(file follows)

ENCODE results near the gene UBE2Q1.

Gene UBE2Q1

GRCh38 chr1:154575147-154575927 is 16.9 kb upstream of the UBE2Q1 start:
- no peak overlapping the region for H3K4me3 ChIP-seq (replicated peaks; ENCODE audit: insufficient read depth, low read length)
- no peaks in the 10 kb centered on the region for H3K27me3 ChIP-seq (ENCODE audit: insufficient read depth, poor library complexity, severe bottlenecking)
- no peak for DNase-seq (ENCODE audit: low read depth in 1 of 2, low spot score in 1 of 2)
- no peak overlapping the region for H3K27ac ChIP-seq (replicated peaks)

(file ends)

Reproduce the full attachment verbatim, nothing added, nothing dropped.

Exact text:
ENCODE results near the gene UBE2Q1.

Gene UBE2Q1

GRCh38 chr1:154575147-154575927 is 16.9 kb upstream of the UBE2Q1 start:
- no peak overlapping the region for H3K4me3 ChIP-seq (replicated peaks; ENCODE audit: insufficient read depth, low read length)
- no peaks in the 10 kb centered on the region for H3K27me3 ChIP-seq (ENCODE audit: insufficient read depth, poor library complexity, severe bottlenecking)
- no peak for DNase-seq (ENCODE audit: low read depth in 1 of 2, low spot score in 1 of 2)
- no peak overlapping the region for H3K27ac ChIP-seq (replicated peaks)